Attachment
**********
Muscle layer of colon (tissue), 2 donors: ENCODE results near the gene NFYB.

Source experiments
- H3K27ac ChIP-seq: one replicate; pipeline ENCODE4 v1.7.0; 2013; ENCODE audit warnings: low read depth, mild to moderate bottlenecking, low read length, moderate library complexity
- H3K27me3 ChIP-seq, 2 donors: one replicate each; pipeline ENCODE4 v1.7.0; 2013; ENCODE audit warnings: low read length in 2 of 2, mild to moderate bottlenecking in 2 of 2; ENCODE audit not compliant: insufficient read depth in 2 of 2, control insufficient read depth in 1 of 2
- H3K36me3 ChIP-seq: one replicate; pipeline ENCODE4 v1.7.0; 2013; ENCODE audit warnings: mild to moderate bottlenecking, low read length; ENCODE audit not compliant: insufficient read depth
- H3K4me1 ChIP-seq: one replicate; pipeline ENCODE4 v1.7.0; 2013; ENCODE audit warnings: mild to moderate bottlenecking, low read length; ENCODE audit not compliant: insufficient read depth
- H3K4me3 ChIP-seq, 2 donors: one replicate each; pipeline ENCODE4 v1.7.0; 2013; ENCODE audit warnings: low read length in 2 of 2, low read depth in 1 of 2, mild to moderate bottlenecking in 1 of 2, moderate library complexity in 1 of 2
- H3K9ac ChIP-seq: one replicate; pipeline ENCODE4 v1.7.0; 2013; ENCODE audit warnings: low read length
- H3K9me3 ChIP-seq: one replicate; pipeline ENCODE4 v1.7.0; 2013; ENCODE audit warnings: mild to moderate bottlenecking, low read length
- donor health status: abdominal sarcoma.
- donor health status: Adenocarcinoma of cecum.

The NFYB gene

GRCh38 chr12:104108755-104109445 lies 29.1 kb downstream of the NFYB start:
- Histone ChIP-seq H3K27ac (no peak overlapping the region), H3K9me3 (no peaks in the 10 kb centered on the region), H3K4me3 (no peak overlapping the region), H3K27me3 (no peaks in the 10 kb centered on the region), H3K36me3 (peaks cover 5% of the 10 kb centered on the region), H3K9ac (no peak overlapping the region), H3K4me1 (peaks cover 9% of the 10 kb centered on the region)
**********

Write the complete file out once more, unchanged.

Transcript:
Muscle layer of colon (tissue), 2 donors: ENCODE results near the gene NFYB.

Source experiments
- H3K27ac ChIP-seq: one replicate; pipeline ENCODE4 v1.7.0; 2013; ENCODE audit warnings: low read depth, mild to moderate bottlenecking, low read length, moderate library complexity
- H3K27me3 ChIP-seq, 2 donors: one replicate each; pipeline ENCODE4 v1.7.0; 2013; ENCODE audit warnings: low read length in 2 of 2, mild to moderate bottlenecking in 2 of 2; ENCODE audit not compliant: insufficient read depth in 2 of 2, control insufficient read depth in 1 of 2
- H3K36me3 ChIP-seq: one replicate; pipeline ENCODE4 v1.7.0; 2013; ENCODE audit warnings: mild to moderate bottlenecking, low read length; ENCODE audit not compliant: insufficient read depth
- H3K4me1 ChIP-seq: one replicate; pipeline ENCODE4 v1.7.0; 2013; ENCODE audit warnings: mild to moderate bottlenecking, low read length; ENCODE audit not compliant: insufficient read depth
- H3K4me3 ChIP-seq, 2 donors: one replicate each; pipeline ENCODE4 v1.7.0; 2013; ENCODE audit warnings: low read length in 2 of 2, low read depth in 1 of 2, mild to moderate bottlenecking in 1 of 2, moderate library complexity in 1 of 2
- H3K9ac ChIP-seq: one replicate; pipeline ENCODE4 v1.7.0; 2013; ENCODE audit warnings: low read length
- H3K9me3 ChIP-seq: one replicate; pipeline ENCODE4 v1.7.0; 2013; ENCODE audit warnings: mild to moderate bottlenecking, low read length
- donor health status: abdominal sarcoma.
- donor health status: Adenocarcinoma of cecum.

The NFYB gene

GRCh38 chr12:104108755-104109445 lies 29.1 kb downstream of the NFYB start:
- Histone ChIP-seq H3K27ac (no peak overlapping the region), H3K9me3 (no peaks in the 10 kb centered on the region), H3K4me3 (no peak overlapping the region), H3K27me3 (no peaks in the 10 kb centered on the region), H3K36me3 (peaks cover 5% of the 10 kb centered on the region), H3K9ac (no peak overlapping the region), H3K4me1 (peaks cover 9% of the 10 kb centered on the region)